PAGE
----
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Dairy farmers are being short changed

MY PARTNER’S alarm goes off at 3am. I don’t wake, I’m used to it. He might get home for a quick breakfast at 9am but as calving begins and the weather deteriorates I’ll be lucky to see him before noon, by which time he’s starving and exhausted. He won’t be back till 8pm for a shower and dinner, after which he crawls into bed, absolutely shattered. 

Living on a dairy farm last year, this was our life five to six days a week and we aren’t the only ones.

It is considered the norm for dairy workers to work more than 12 hours a day in harsh weather conditions, performing demanding physical labour, and all for $20 an hour if you’re lucky. This isn’t good enough. The lowest-level adult, full-time farm hand is required to be paid just $18.29 under the Pastoral Award. The highest level’s minimum wage is $22.88 and managers aren’t even covered.

Full-time senior staff with more than 10 years’ experience earn less under the award than casual retail assistants or administration assistants straight out of high school.

Farm workers feed the country. They directly contribute to a $13 billion industry, yet their minimum wage is falling woefully short of what their demanding profession requires. Many farm hands work regardless of illness or injury as there is no one to cover them if they take time off. They are expected to arrive at work because if they don’t, animals go hungry, cows aren’t milked and co-workers are put at risk.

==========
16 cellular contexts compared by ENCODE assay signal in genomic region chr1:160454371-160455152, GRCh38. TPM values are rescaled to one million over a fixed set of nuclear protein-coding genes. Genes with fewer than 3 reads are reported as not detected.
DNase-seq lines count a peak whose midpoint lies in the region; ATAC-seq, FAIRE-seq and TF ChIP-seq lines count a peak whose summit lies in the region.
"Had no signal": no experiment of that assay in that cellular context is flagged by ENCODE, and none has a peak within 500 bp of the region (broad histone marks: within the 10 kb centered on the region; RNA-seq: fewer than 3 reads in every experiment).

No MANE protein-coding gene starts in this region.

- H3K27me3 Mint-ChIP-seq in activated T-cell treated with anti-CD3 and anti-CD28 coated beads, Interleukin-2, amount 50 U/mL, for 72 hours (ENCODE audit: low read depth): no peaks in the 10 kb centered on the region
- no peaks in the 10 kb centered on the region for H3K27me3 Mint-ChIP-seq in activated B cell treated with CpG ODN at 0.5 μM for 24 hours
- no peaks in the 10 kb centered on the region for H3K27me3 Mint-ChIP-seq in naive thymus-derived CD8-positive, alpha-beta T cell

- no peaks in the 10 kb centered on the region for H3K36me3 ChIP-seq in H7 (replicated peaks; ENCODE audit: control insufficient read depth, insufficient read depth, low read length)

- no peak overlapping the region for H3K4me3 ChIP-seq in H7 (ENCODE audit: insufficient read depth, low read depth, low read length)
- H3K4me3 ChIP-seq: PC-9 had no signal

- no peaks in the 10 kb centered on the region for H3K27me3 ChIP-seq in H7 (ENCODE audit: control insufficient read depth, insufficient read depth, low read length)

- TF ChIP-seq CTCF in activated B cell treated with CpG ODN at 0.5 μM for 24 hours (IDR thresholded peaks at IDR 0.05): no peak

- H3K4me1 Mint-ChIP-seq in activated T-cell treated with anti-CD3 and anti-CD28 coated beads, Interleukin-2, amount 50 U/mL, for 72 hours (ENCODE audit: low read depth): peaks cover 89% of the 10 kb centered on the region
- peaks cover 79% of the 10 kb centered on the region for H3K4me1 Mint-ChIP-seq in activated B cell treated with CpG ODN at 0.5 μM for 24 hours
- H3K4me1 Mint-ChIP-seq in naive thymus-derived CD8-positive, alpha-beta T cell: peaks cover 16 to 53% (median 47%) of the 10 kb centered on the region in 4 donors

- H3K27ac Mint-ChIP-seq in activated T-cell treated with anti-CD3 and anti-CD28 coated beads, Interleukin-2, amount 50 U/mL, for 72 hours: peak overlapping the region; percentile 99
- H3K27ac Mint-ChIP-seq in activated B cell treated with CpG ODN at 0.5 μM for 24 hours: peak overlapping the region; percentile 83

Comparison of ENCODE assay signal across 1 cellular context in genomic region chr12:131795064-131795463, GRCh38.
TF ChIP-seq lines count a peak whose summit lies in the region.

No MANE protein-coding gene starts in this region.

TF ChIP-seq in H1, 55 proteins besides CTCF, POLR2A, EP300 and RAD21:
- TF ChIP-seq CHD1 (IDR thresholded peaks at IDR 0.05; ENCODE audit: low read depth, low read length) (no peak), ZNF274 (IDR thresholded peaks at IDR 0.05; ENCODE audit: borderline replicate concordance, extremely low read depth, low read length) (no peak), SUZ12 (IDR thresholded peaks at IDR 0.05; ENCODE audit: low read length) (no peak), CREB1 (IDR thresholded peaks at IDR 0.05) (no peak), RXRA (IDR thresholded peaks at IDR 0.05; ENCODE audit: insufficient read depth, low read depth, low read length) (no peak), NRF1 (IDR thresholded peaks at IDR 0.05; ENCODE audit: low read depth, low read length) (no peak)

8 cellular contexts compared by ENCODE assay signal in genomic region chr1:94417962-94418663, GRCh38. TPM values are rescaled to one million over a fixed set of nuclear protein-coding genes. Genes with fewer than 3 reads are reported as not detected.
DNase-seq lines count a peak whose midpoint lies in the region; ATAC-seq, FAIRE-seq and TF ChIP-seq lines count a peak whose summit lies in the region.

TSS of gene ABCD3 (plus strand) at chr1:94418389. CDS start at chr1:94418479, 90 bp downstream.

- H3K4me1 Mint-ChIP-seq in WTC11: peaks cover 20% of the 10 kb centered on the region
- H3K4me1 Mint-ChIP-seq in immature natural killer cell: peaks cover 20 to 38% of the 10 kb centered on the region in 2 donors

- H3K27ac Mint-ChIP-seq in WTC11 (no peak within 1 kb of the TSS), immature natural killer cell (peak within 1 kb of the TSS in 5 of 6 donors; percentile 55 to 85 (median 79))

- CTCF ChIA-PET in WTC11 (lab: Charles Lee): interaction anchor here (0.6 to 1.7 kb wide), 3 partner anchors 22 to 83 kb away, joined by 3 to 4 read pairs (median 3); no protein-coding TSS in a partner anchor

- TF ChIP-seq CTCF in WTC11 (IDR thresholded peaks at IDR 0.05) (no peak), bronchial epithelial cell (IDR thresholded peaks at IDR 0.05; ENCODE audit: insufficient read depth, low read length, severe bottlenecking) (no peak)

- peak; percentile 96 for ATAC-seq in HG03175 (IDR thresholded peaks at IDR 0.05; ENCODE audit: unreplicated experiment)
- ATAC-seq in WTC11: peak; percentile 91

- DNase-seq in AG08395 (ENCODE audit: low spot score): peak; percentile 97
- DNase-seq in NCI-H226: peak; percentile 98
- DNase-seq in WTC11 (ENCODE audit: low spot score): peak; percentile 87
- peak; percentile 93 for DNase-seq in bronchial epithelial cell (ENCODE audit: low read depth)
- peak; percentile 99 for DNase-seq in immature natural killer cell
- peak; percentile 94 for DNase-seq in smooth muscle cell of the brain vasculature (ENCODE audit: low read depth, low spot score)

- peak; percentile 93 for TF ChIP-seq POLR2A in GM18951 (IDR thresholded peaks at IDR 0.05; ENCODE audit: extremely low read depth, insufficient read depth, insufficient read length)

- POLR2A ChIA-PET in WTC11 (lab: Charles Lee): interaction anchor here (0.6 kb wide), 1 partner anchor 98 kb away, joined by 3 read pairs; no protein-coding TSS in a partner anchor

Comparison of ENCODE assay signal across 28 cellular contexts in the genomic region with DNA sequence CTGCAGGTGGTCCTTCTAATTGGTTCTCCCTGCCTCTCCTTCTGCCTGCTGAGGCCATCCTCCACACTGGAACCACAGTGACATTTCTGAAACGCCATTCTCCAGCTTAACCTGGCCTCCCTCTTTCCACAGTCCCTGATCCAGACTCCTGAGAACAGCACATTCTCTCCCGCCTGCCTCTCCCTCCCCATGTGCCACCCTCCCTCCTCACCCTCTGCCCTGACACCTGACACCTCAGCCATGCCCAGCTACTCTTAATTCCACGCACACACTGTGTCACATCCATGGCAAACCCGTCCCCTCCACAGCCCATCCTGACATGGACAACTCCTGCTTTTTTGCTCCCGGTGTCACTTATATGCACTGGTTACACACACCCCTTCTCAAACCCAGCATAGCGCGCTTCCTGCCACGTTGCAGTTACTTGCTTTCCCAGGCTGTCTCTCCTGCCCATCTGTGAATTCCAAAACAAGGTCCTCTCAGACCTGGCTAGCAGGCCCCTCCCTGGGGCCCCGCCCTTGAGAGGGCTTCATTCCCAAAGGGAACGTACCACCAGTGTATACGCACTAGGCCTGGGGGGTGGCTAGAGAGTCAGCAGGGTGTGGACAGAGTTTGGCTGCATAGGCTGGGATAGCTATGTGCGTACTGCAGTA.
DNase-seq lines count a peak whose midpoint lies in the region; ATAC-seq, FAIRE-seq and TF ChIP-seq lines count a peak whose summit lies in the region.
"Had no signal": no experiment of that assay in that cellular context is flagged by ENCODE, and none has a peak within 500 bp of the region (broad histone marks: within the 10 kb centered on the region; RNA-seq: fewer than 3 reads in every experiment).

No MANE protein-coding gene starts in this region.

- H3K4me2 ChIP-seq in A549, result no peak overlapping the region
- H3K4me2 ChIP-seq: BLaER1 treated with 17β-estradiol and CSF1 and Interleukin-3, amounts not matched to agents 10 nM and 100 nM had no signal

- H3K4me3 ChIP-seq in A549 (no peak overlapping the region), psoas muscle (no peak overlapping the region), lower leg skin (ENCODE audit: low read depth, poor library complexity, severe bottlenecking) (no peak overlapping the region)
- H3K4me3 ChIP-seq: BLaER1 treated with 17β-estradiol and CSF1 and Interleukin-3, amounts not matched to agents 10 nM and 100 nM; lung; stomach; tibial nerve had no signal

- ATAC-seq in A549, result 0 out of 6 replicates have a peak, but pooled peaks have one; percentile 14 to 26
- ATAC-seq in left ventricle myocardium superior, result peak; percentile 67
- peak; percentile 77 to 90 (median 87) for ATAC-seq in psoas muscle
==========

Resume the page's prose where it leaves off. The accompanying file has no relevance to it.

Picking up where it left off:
To pay such an integral workforce so little undervalues and disheartens them. Many dairy workers leave the industry for a better quality of life.

The low award rate is not the only thing driving people away. Many farm workers do not sign employment contracts or aren’t aware of their rights under the award. This allows some farm owners to take advantage of them, paying them below minimum wage and denying them overtime.

Meanwhile, the many dairy farmers who stick to the guidelines need to be supported. When it’s cheaper to buy a litre of milk than it is to buy a litre of water, how can we expect these business owners to offer competitive remuneration?

Poor treatment of workers is not just damaging to individuals but the industry as a whole.

Farm workers need to be respected and valued for the hard and integral work they do. Let’s stop biting the hand that feeds us.


Source: The Weekly Times

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